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Saudi Arabia

Persian Gulf War, 1991

Giant oil spill resulting from the Persian Gulf War, 1991

Courtesy Aramco World

At the conclusion of its bloody eight-year war with Iran, Iraq was able to maintain a huge, battle-tested army and vast stockpiles of modern weapons. To intimidate Kuwait over the issue of access to the gulf and Kuwait's unwillingness to limit its oil production, President Saddam Husayn massed Iraqi troops on Kuwait's border. On August 2, 1990, to the surprise of the world, Iraq invaded and occupied Kuwait, and Husayn announced Kuwait's annexation as Iraq's nineteenth province. Iraqi combat forces continued to move southward to the Saudi border, and enormous amounts of supplies were transported to the frontline troops. Intelligence sources indicated that Husayn planned to seize the nearby Saudi oil fields and processing installations. The Saudi Arabian National Guard was mobilized and deployed along the border, with army units to follow. Convinced that an Iraqi attack on Saudi territory was imminent and recognizing that available Saudi forces were no match for the divisions Husayn had moved into Kuwait, King Fahd authorized the deployment of United States forces to defend his northern border against Iraqi aggression.

In the ensuing months, an allied force of more than 600,000 ground, sea, and air force personnel was assembled to defend Saudi Arabia and to drive the Iraqis out of Kuwait. Command of the allied forces was divided, with the head of the United States Central Command, General H. Norman Schwarzkopf, in charge of United States, British, and French units and his Saudi counterpart, Lieutenant General Khalid ibn Sultan Al Saud, son of the minister of defense and aviation and nephew of the king, in charge of units from twenty-four non-Western countries, including troops from Saudi Arabia, Egypt, Syria, Kuwait, and other states of the Persian Gulf. Saudi ground forces deployed for the allied undertaking (called Operation Desert Shield and renamed Operation Desert Storm when the war began in January 1991), consisted of one armored brigade, three mechanized brigades, and two national guard mechanized brigades.

Saudi military resources were strained by the need to manage the allied military buildup and to ensure that the nations contributing forces to the coalition were supplied with fuel, housing, power, and food. The Saudi air force flew 3,000 sorties, losing only one Tornado and two F-5E fighter aircraft to Iraqi fire. In one of the few engagements by any of the allied powers with the Iraqi air force, two Iraqi Mirage F-1 aircraft trying to attack allied shipping were shot down by a Saudi pilot. Saudi fighter units were frustrated by the absence of Iraqi air targets; Iraqi aircraft either were destroyed on the ground or shifted away from the fighting.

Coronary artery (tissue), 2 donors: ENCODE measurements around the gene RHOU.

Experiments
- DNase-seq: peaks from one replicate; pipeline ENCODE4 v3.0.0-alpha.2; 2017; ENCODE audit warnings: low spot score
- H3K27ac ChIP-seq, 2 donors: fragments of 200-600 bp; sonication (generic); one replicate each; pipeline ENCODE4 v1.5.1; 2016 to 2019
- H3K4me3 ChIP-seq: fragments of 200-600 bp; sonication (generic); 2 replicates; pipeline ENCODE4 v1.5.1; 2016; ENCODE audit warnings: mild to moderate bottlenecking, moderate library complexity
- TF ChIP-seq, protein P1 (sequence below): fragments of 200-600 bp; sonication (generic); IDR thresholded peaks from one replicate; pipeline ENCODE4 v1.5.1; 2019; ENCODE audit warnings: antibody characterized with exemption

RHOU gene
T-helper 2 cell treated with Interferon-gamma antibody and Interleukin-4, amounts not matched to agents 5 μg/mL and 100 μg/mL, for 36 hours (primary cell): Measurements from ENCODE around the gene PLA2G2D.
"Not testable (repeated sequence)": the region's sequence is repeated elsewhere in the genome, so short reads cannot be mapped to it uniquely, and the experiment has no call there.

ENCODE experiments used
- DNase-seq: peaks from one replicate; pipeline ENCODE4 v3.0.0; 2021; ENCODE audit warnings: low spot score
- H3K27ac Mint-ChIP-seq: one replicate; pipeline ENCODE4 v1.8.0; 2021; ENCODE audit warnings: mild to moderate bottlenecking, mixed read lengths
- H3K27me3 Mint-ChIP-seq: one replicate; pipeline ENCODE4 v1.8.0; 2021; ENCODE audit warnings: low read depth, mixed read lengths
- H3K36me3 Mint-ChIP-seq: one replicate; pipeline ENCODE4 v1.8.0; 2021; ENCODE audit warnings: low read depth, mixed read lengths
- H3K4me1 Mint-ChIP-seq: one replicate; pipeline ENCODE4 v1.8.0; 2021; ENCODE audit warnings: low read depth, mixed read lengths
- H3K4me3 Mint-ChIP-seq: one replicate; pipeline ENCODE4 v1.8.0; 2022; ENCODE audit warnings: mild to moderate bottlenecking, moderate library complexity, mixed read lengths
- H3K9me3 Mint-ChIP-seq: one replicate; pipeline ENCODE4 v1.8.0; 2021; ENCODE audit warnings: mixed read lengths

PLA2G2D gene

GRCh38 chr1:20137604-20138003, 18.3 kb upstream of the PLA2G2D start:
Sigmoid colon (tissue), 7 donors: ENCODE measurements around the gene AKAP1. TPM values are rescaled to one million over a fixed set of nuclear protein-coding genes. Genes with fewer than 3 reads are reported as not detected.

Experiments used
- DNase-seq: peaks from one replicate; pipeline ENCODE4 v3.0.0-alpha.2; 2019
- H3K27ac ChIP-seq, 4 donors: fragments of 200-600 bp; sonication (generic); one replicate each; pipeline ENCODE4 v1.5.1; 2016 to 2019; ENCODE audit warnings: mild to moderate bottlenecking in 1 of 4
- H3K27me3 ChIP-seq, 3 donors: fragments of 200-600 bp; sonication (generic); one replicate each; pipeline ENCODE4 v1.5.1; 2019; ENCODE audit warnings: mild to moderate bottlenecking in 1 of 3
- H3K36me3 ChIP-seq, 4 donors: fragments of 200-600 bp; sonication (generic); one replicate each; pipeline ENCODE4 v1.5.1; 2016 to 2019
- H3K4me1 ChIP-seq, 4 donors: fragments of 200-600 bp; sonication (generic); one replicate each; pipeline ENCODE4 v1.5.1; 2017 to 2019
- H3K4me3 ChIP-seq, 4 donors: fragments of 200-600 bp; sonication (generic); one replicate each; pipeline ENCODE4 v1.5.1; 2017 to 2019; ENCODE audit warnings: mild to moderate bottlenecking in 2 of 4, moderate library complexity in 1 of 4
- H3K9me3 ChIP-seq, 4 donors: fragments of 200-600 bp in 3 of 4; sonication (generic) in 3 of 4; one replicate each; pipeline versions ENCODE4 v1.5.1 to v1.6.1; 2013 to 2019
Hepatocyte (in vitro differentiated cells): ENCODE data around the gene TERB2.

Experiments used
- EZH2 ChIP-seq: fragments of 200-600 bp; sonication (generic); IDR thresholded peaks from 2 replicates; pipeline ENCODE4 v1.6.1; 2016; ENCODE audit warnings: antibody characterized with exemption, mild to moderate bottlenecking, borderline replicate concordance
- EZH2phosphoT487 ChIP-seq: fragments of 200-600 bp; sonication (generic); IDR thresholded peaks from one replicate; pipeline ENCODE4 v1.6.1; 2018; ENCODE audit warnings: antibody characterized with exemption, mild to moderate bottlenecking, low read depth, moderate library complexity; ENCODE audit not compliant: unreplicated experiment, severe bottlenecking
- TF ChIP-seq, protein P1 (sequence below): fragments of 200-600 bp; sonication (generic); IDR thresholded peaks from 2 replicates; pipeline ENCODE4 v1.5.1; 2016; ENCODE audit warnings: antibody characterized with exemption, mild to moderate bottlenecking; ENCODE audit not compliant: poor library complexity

In their only ground attack on Saudi territory, the Iraqis captured the evacuated border town of Ras al Khafji on January 30, 1991. After two days of heavy fighting, three Saudi mechanized battalions, one tank battalion, and two national guard battalions, joined by a battalion from Qatar and supported by United States Marines and attack helicopters, succeeded in driving the Iraqis out of the town on February 2. Eleven Iraqi tanks and fifty-one other armored vehicles were destroyed. The Saudis reported casualties of eighteen dead, thirty-two wounded, and eleven missing in what was described as the greatest land battle in which the country's forces had ever been engaged. Some allied observers said that the national guard units acted more decisively and were more aggressive in using firepower against entrenched Iraqi troops than the regular Saudi forces.

When the massive ground assault against the Iraqi positions began on February 24, 1991, the Saudi troops formed part of two Arab armies. The first, Joint Forces Command North, which also included Egyptian, Syrian, and Kuwaiti troops, was deployed on Kuwait's western border. Joint Forces Command East was deployed along the gulf, immediately south of Kuwait, and consisted of about five brigades from Saudi Arabia, Kuwait, Oman, Qatar, the United Arab Emirates, Morocco, and Senegal. The Saudi national guard formed part of a mobile reserve.

The main attack was led by United States, British, and French forces in the west, directly facing Iraqi territory, and was aimed at cutting links between the Iraqi forces in Kuwait and their sources of supply in Iraq. The ground assault on Kuwait by the Arab forces of Joint Forces Command North was led by two Egyptian divisions on the left and on the right, and the ad hoc Khalid Division, consisting of Saudi and Kuwaiti troops, including the Saudi Twentieth Mechanized Brigade and the Fourth Armored Brigade. As the Khalid Division advanced eastward toward Kuwait City, passages through Iraqi minefields were cleared by allied bombing and engineer operations. On the third day, after light fighting and the surrender of thousands of Iraqi soldiers, Kuwait City was liberated. In the four days of fighting before the Iraqi army defending Kuwait was destroyed, Saudi casualties were minimal. The Saudi navy was also involved, receiving credit for sinking an Iraqi minelayer with a Harpoon antiship missile.

Data as of December 1992

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